Yet the sense of inner barrenness and alienation is all around us, because without any explicit awareness, the nascent dormant spiritual plane in everyone nevertheless exists, and its lack of development in the face of this existential emptiness and nihilistic vacuity proposes only one course of survival: escapism. Most popularly, alcohol. So it is with most people my age that one does one's working week, then drinks oneself into oblivion come Friday night. The "pleasure" in such an activity is of an entirely negative character, negative in the sense that it obviates oneself, temporarily, of all the anguish and emptiness of life. It's entirely understandable, particularly when one considers that most jobs in practice, as a result of the entire organisation of the modern world, are entirely and fundamentally unfulfilling, as we all satisfy some eminently worthless socio-economic scale of "progress", where everything is ultimately referred to the economy, gross domestic products, and living indexes. Progress toward what, precisely?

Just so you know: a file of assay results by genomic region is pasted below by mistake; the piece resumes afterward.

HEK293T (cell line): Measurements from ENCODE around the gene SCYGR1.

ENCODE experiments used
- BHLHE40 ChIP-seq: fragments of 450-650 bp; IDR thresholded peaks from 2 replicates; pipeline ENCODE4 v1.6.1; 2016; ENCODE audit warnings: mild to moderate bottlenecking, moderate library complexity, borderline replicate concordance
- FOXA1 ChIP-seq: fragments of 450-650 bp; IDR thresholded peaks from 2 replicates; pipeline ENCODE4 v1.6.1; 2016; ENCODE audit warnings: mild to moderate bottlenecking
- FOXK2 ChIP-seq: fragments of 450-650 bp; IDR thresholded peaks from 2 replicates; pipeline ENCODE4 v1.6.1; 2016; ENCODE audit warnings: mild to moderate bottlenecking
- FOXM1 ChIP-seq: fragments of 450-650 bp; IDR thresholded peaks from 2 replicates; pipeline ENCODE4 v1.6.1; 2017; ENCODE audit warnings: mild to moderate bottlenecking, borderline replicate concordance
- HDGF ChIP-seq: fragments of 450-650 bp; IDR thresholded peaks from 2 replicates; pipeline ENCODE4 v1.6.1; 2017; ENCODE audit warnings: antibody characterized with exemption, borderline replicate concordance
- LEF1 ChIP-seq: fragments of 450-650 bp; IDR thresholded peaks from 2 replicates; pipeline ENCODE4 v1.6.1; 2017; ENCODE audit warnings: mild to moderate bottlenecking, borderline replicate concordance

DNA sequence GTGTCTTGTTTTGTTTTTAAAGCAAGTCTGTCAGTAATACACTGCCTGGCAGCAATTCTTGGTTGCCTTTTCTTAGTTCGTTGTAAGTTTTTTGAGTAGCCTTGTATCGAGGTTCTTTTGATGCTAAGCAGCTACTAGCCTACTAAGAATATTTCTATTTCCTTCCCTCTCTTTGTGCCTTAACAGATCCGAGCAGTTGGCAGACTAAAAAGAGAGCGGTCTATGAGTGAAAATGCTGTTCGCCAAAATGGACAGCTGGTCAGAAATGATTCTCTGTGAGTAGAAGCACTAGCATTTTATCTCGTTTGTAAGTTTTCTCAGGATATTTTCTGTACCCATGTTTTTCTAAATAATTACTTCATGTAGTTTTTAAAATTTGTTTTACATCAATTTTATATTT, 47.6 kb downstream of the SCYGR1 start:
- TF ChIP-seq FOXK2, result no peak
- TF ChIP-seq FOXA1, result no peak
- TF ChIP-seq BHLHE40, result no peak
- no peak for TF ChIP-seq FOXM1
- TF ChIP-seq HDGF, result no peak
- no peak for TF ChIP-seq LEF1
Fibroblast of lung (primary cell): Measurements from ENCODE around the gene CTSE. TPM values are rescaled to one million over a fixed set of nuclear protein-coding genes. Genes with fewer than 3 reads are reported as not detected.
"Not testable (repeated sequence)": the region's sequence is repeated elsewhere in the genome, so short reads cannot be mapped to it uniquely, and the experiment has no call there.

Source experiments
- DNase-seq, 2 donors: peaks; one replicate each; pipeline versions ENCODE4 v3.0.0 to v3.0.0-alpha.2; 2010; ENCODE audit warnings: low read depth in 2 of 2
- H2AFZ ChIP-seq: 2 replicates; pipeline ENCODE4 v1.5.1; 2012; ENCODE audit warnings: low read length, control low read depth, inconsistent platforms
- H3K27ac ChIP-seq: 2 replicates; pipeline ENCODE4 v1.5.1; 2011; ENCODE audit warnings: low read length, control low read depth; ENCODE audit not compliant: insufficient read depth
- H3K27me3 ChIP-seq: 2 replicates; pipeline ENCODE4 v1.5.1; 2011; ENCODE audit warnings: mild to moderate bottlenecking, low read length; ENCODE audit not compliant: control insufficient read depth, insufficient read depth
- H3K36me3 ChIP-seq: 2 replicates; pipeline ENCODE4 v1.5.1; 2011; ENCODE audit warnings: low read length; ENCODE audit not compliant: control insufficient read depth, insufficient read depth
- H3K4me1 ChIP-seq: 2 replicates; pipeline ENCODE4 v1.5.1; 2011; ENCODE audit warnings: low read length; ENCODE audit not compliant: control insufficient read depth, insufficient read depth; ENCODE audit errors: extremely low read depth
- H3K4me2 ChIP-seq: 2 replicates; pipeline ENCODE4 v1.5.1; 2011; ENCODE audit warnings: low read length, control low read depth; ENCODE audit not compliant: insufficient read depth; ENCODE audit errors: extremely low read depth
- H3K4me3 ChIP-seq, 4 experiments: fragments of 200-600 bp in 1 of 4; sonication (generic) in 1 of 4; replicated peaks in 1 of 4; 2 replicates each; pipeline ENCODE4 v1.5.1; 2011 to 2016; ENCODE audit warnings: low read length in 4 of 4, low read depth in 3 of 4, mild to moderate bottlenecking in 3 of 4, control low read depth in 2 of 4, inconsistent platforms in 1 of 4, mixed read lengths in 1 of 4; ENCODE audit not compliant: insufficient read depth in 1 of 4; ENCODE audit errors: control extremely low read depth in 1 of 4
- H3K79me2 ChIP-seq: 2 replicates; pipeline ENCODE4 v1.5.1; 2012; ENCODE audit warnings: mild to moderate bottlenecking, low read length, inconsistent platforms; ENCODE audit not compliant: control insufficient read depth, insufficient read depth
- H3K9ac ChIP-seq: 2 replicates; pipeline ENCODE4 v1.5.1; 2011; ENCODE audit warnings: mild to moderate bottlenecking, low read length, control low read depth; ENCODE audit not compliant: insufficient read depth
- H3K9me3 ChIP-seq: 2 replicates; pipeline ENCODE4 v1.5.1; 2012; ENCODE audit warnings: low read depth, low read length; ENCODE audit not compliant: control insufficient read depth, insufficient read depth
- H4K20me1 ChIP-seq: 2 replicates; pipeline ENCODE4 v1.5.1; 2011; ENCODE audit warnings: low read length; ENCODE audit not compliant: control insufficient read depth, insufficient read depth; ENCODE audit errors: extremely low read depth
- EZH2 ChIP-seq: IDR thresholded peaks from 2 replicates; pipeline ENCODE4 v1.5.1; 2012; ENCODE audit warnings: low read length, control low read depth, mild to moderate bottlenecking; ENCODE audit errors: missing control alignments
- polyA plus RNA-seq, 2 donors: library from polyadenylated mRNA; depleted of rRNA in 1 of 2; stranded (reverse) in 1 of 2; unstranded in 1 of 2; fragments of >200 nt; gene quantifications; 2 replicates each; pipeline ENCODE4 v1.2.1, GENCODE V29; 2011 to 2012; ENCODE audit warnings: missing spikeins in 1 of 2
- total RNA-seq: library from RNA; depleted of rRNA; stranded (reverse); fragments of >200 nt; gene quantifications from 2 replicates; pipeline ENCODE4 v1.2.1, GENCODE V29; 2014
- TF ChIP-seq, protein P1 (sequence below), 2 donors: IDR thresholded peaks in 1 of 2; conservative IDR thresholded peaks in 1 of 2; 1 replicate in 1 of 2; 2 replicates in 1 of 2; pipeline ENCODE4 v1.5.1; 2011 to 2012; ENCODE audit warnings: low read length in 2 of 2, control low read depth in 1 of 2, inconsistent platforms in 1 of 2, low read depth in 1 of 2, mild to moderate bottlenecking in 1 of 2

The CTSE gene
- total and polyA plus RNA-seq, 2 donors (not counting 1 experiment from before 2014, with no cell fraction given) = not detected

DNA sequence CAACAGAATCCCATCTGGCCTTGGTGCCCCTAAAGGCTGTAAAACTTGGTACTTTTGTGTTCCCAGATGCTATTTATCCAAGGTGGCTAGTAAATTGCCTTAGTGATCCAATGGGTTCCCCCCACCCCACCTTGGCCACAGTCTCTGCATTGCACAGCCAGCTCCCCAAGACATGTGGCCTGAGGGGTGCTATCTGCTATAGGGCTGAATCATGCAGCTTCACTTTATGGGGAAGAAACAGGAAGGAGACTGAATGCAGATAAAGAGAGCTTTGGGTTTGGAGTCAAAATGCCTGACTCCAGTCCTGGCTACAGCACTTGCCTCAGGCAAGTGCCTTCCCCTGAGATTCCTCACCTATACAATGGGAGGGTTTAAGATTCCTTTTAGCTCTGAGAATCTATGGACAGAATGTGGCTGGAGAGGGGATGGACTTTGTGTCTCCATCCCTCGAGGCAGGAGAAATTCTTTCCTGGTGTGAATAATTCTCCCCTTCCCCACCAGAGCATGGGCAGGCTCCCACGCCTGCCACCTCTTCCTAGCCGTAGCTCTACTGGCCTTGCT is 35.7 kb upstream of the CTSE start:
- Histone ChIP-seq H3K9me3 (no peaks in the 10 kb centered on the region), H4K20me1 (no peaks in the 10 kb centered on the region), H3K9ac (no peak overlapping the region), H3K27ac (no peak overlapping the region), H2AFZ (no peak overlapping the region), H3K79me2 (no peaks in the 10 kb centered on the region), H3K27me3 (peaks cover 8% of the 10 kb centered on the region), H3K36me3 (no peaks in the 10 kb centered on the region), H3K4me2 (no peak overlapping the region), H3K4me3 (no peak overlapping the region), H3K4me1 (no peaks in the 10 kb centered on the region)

Nietzsche's denouncement of "God is dead" was not a proclamation of atheism, as is commonly attributed to him, along the very same self-destructive materialistic lines that have got us here; it was rather to illustrate that the fundamental decline of all the higher values, sublimated under modernist myths, meant that in all realistic terms that any God was dead precisely because the very God within man had already died. Essentially, God was dead not because he didn't "exist", but because the very sacred center of man had been eradicated, and thereby rendered God, or any other reference to Deity, deities or all and anything that is truly transcendent, as entirely meaningless. Hence why Nietzsche described himself as dynamite; he knew full well his meanings would be ultimately misunderstood and perverted. Not only in the case of the atheist revolutionaries declaring that God had finally been banished - generally replaced by the wonderous pursuit of Science - but also in those that would later adopt his teachings of the Zarathustra "superman" and later entirely pervert it into the political doctrine of Fascism, specialised in National Socialism. Nietzsche would have been both amused and disgusted at Nazism (and, for that matter, Marxism).